Catholic Missions News Service
Development of Catholic Life in Heart of Africa
THE Apostolic Delegation at Leopoldville, the capital of the Belgian Congo, has just published in book form a series of reports on Catholic Action received from various Vicariates of Tropical Africa since the movement was first organised there in 1936. Not only does this publication throw interesting light on conditions in the Congo, but it also shows how rapidly Catholic life is developing in that mission area. A difficulty encountered frequently at the outset is that of adapting willing recruits to .the requirements of Catholic Action.
The Katanga report leads one to believe that the missionaries are becoming stricter in the selection of recruits. There appears, moreover, to, be a tendency at times for Catholic Action meetings to develop into a mere series of talks by the missionary to his people. Certainly, it is much easier to prepare a short lecture” than to train human beings to accomjplish a given task. It is now, however, generally recognised that Catholic Action members ought to be much more than simply welldisciplined, passive instruments in the missionaries’ hands. They should be fired by the apostolic spirit and capable of undertaking new duties on their own initiative.
HOLY FATHER’S WISHES
On the whole, the earliest recruits enrolled in Catholic Action in the Congo have been catechists, schoolteachers, past pupils of Catholic schools and God-fearing leaders of. Christian villages. In Upper Kasai, invitations to many members of the community were the first step taken by the missionaries. Pleased with this attention, many of them have since attended the meetings regularly. States the Baudoinville report: “More than anything else, the knowledge of the Holy Father’s wishes in this regard and the hope of being able to do something towards strengthening and extending Christ’s Kingdom in Africa have spurred the blacks to join in the Catholic Action movement.”
Besides the usual difficulties besetting the path of every new organisation in its earliest stages, there are others resulting from local conditions. The blacks here, says the report, still think they have no right to obtrude themselves into others’ private affairs. . How often one hears even parents whose children have been guilty of grave misconduct say: “It’s no business of mine!” The Katanga report indicates that there, too, blacks are inclined to consider that they are not their brothers’ keepers. Catholic Action members can influence them only by indirect methods of approach, while showing a friendly interest in, rather than serious concern about, their family affairs. The Baudoinville report mentions another source of difficulty. Certain members of Catholic Action fancy they have merely joined up with some kind of good fellowship society between blacks and whites. They have to be taught that Catholic Action is not a mutual benefit society, and that it does not convey a right to consider oneself of a superior caste to others.
In various districts Catholic Action takes different forms of organisation. The usual plan is to avail oneself of existing associations by striving to infuse into them a new spirit. Catholic leagues for men and women and young people of both sexes exist in most missions. Sport clubs and boy scout troops are numerous. Study circles have been opened in the more advanced districts. At Kisantu Catholic doctors and hospital assistants meet to be specially instructed in the moral and social aspects of their profession. Hospital assistants are also well organised at Bema. The Jocist movement has taken firm root in the favourable soil of Leopoldville. Particularly worthy of note is the peculiar organisation of Catholic Action in Ruanda, where the country is divided into districts, known as “hills.” Thirty to forty families belong to each “hill” group. At the head of each is a local chief, elected by the members of the group and approved by the missionary. Meetings are held weekly in the home of some member. At these gatherings the missionary’s instructions are studied and questions concerning Christian living and the best way of extending the influence of the Church come up for discussion. The chiefs of the various “hills” hold periodical meetings at the mission residence and keep the missionary informed of the activities of the groups. Advantage is taken of such meetings to deepen their spiritual life.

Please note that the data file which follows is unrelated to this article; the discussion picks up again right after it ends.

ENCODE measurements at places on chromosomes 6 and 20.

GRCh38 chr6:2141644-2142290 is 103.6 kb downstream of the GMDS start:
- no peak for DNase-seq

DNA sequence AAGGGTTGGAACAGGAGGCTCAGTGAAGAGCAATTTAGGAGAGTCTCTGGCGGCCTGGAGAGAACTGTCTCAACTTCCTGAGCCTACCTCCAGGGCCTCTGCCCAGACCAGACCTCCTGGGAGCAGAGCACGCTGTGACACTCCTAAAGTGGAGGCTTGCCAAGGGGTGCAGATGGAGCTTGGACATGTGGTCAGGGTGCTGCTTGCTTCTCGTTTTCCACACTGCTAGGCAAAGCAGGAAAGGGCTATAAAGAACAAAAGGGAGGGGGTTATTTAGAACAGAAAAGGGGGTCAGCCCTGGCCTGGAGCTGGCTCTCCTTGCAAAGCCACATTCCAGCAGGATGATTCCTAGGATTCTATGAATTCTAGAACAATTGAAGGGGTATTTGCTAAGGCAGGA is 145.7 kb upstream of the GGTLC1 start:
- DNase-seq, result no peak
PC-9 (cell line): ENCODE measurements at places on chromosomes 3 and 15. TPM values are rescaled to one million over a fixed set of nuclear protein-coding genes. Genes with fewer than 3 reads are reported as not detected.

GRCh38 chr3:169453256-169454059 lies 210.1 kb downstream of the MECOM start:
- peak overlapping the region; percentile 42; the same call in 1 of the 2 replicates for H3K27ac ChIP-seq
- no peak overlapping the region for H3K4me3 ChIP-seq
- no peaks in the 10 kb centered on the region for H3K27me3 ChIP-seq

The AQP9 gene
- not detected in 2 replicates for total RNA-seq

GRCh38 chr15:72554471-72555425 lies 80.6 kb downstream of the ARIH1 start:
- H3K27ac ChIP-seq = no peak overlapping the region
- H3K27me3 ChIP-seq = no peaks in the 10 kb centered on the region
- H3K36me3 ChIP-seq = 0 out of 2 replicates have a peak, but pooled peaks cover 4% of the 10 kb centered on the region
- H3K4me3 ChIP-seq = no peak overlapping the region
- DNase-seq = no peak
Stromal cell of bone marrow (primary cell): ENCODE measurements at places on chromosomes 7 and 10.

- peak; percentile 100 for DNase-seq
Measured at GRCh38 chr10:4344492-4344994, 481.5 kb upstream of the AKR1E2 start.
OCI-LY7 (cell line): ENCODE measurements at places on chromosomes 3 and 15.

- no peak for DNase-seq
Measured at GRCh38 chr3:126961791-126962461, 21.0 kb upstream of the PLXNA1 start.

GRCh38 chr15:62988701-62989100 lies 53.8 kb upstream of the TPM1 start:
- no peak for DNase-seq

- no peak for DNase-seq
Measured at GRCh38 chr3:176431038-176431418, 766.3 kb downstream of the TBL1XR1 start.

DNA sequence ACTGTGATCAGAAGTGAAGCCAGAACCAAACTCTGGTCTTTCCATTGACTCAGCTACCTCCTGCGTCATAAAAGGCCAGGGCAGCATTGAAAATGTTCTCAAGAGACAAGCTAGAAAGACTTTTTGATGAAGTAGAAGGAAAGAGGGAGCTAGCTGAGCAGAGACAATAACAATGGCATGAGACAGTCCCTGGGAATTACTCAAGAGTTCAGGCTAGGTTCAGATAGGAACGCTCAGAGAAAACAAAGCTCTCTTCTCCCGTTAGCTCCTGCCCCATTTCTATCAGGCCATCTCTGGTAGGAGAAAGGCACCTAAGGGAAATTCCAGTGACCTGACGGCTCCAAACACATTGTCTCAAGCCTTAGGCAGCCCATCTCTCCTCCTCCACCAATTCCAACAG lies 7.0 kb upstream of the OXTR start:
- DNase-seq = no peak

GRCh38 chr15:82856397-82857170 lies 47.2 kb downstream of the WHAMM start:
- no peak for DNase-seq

Retreats for leaders of Catholic Action are organised periodically in many missions. Thanks to the activities of members, a marked improvement is already manifest. Obscene dances that have come down from old pagan days are falling into disuse. Other relics of pagan customs are fast disappearing. Christians less frequently carry their quarrels before the civil courts. Lapsed Christians have returned to the Sacraments, irregular marriages have been adjusted, more careful attention is paid to the Christian upbringing of the young, and the Catholic press is more widely read. Many instances could be quoted to show how this transformation is affecting the life of various missions. In one village the people had become slack about coming to Mass. Their excuse was that they did not hear the church bell. A representative of Catholic Action took up the matter, and the situation is now markedly improved. The Lubunba report states that the custom of reciting the Rosary round the bier is becoming general at funerals. Young men contemplating matrimony frequently -put their future bride under the care of the nuns. Finally, from Beni and. Basankusu a more cordial spirit of frank and open co-operation between blacks and European missionaries is reported.
Jocist Movement Among Congo Blacks (Advocate, Thursday 30 May 1940, page 21) (Trove)